Breakfast Is Driving C-Store Traffic

A well thought-out breakfast plan, tying all foodservice elements together, will lead to a well-executed roll out, fetch foot traffic and increase sales.

By CSD Staff

More and more, consumers are looking at convenience stores as morning destinations. This includes the growing demand for bakery products. In fact, studies show that about 29% of c-store traffic by occasion occurs during the breakfast/brunch rush. For pointers on how to build a breakfast/bakery combo, Chad Dewberry, merchandising manager, foodservice for McLane Co. shared with CSD some industry insights.

CSD: For convenience stores, how important is understanding the mindset of foodservice competitors, including limited-service restaurants and quick-service restaurants, when developing a breakfast program?
Chad Dewberry (CD): Understanding the mindset of foodservice competitors should be a focus of any convenience store operator. For a store to be competitive and gain an edge on the competition the operator needs to do their homework to determine what is already being done; what niches are being filled, where are there gaps in offerings and what price points are the consumers expecting? Overall, they must know what will and will not work in their area before they ever start a foodservice journey.

CSD: What is the biggest mistake some convenience stores make when developing a breakfast program?
CD: Understanding the commitment required to roll out a new daypart in your foodservice offering is a mistake for some convenience stores. Additional dayparts require additional labor, typically at least a few additional SKUs and new recipes to be executed. Ensuring training for quality and consistency are imperative to the success of a breakfast program.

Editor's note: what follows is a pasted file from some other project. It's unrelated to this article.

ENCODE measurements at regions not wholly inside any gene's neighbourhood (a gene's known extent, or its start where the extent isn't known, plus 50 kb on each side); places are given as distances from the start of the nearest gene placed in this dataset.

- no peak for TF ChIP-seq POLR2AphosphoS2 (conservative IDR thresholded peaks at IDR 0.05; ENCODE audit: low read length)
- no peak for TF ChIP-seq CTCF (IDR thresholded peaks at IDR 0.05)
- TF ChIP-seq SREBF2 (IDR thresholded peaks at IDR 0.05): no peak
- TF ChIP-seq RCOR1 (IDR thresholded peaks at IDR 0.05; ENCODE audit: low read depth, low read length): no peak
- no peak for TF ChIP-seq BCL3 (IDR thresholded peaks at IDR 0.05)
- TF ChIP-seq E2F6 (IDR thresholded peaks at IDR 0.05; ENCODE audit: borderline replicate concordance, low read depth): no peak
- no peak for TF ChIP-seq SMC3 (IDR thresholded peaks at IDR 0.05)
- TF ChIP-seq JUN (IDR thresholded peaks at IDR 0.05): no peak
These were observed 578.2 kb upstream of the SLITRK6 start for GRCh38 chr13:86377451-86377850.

CSD: What issues should convenience operators consider when developing a breakfast menu in their stores?
CD: When developing a breakfast menu, convenience operators need to understand where they are in their foodservice journey. By that I mean what can be executed perfectly in their current footprint, with the current labor and level of execution. If a store does not have prep areas the menu could not include made-to-order items without a large capital investment. Convenience operators need to consider their store employees when developing a menu. Is additional training required? Is there adequate labor allocated? If the labor required by your breakfast program results in a reduced focus on cleanliness or customer service, it can be detrimental to the store as a whole.

CSD: Quality, service, cleanliness and value [QSCV] are common objectives in a good foodservice program. Are these becoming even more important as more c-stores are expanding their own programs?
CD: Absolutely. We all know that Millennials look for products and places that provide a special experience. The environment in and around a convenience store is just as important as the products being served. For foodservice, this mindset goes even further regarding cleanliness. Not only the Millennials, but most consumers, won’t eat where they don’t have a comfort level with the environment’s sanitary practices.

CSD: More c-stores are expanding their bakery offerings. For those retailers looking to launch a bakery program, what are some factors they should consider beforehand?
CD: Bakery offerings have been a long time staple in the convenience industry, but the new focus on foodservice allows convenience stores to enter a ‘premium’ environment. Avoiding cannibalization of packaged bakery is important to the overall success of the bakery program. Their item mix should complement the community and provide a more indulgent/premium selection than the packaged bakery endcap that may already be in the store. There are great thaw-and-serve bulk programs out there to help increase register ring with limited labor.


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